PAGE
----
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Does the Presidents Cup need fixing?

11 OCT 2017

By Peter Mumford

There’s no getting around the fact that Team USA has put together a dominant 10-1-1 record over the first dozen episodes of the Presidents Cup and some of those victories have been pretty one-sided. In most years, the results have been a foregone conclusion long before the first shot is struck, making it difficult for organizers to create much anticipation for the matches or keep fans excited all the way to Sunday.

But is that a reason to change the Presidents Cup or even abandon it?

The bottom line is that since the beginning of these matches, the American players as a group have been just plain better than the Internationals and to make matters worse, the format is heavily weighted in the Yank’s favour too.

We’ll get back to that last part shortly.

The Presidents Cup was conceived by the PGA Tour. It was said at the time that the matches would be an excellent way to showcase international golf and help grow the game globally. In actual fact, the head honchos in Ponte Vedra were miffed that they had no control over the Ryder Cup which was managed by the PGA of America and the European Tour, so creating a product over which they had total control made sense to them. Plus it was another opportunity to extend the PGA Tour brand to a world wide audience.

In creating the Presidents Cup, the Tour obviously drew heavily on the history of the Ryder Cup, which had been contested between the USA and Europe since 1927, except for the duration of the Second World War (1939-45). However, while the founders wanted the Presidents Cup to be as popular as the Ryder Cup, they also wanted it to have its own identity, so in the beginning, they added more matches.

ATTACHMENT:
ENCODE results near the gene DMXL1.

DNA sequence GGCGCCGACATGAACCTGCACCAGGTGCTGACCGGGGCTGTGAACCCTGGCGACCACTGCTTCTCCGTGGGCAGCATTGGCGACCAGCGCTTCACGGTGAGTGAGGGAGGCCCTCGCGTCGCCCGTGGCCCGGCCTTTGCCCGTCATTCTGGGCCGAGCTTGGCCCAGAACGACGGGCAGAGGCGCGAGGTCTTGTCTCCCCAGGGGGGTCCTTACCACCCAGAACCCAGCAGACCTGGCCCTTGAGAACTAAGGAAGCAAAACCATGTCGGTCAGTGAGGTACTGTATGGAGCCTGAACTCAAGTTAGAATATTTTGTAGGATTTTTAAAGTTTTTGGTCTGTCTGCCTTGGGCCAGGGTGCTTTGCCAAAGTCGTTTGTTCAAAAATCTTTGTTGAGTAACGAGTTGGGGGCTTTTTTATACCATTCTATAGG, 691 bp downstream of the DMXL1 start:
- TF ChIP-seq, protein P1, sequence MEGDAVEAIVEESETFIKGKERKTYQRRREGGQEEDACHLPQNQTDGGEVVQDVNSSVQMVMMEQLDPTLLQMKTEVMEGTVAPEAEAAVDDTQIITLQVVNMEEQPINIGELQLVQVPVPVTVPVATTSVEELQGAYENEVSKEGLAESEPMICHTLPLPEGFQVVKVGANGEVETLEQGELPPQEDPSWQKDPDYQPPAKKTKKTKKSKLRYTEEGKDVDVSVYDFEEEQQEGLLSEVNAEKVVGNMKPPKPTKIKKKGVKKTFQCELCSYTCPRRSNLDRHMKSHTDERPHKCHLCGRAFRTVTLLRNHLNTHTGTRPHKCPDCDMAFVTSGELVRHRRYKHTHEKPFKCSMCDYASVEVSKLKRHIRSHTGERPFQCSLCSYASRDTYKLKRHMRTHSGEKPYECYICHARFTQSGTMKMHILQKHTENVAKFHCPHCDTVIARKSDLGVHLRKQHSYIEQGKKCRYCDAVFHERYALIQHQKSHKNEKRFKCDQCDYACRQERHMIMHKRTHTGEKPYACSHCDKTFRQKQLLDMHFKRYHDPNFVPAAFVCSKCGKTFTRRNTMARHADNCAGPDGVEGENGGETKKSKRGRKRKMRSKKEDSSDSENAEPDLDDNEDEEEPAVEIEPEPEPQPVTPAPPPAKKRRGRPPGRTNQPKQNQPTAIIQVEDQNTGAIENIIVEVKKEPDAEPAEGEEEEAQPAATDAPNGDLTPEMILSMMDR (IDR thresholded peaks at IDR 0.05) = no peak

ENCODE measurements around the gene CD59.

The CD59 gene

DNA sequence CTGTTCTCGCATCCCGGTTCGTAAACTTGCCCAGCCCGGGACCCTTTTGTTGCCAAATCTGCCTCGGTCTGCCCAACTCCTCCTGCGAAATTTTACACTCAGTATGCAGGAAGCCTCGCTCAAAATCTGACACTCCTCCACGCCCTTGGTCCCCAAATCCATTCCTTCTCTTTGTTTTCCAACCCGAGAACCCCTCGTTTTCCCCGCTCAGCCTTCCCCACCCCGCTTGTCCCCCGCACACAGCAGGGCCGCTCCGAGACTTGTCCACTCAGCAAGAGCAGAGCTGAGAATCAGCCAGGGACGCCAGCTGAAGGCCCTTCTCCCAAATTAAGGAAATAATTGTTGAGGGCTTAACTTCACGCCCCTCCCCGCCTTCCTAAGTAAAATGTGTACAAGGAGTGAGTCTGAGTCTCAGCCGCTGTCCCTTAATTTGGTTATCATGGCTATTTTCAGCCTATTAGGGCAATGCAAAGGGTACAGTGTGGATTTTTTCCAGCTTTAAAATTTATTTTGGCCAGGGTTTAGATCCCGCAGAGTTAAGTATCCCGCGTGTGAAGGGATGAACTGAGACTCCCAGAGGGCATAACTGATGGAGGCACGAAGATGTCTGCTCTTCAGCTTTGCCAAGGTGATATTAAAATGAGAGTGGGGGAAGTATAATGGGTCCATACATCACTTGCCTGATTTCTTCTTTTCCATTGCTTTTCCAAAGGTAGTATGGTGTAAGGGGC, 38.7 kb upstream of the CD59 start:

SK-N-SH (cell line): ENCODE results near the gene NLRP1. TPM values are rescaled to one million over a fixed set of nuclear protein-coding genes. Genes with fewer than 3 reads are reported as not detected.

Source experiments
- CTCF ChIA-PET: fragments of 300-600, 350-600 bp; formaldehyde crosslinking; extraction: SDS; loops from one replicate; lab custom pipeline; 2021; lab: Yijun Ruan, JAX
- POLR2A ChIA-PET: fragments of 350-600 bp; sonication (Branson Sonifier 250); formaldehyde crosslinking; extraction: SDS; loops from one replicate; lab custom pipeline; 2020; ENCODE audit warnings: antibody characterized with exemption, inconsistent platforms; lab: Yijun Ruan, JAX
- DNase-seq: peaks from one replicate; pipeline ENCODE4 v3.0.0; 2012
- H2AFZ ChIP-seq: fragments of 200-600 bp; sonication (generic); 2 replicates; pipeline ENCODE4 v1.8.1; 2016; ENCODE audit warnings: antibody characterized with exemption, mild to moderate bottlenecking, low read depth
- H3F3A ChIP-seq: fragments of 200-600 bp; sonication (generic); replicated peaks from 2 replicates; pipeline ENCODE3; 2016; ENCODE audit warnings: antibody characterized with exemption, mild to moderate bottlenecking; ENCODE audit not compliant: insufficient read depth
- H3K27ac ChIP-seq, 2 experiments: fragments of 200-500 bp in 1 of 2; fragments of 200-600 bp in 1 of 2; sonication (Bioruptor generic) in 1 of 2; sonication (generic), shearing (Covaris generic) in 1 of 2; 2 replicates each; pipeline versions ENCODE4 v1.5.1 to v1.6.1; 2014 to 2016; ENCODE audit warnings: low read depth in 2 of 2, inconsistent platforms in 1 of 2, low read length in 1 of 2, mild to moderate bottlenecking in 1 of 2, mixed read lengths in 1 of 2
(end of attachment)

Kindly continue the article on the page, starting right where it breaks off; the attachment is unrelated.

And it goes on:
The Ryder Cup features four alternate shot (foursomes) and four better ball (fourball) matches each day on Friday and Saturday and 12 singles matches on Sunday producing a total of 28 matches over three days. The Presidents Cup also has 12 singles matches on the final day but initially added one more match to each of the pair’s sessions for a total of 32 points, then ratcheted that up to 34 points for a few years before backing off to 30 points in the last two competitions.

The format was also expanded to four days instead of three.

In total, the Presidents Cup format was changed seven times in the first nine matches before settling on the current routine in 2015. That had to be confusing for fans that were trying to support the matches. Imagine if the Stanley Cup finals changed each year and tried something different instead of the best 4-out-of-7 format you’ve been used to forever.

The Presidents Cup organizers (PGA Tour) also implemented a rule that every player on each team is required to play at least one match in the first two days of competition. On paper, that sounds like a good idea – let’s get everyone involved - but this is how the format is currently stacked against the Internationals.

In each competition, both the US and International teams are selected based on each team having ten automatic qualifiers based on ranking points and two captain’s picks. The top half of each team generally comprises players ranked in the Top 20 in the world and it would be considered a pretty even match if only those players competed. However, the US team has always had greater depth on its roster and can usually round out its team without going much below the Top 30 players in the world. This year, captain’s pick Phil Mickelson was actually ranked #30.

The Internationals on the other hand don’t have the same depth and had to dip all the way down to #60 and 68 for their final two picks this year. With the requirement that every player has to compete in the first two days of matches and with more pairs matches on the schedule than a Ryder Cup, the weaker International squad is exposed. It has to play its weakest players early and more often, usually resulting in an insurmountable lead for the Americans. It’s a huge advantage for the US and it’s built into the system.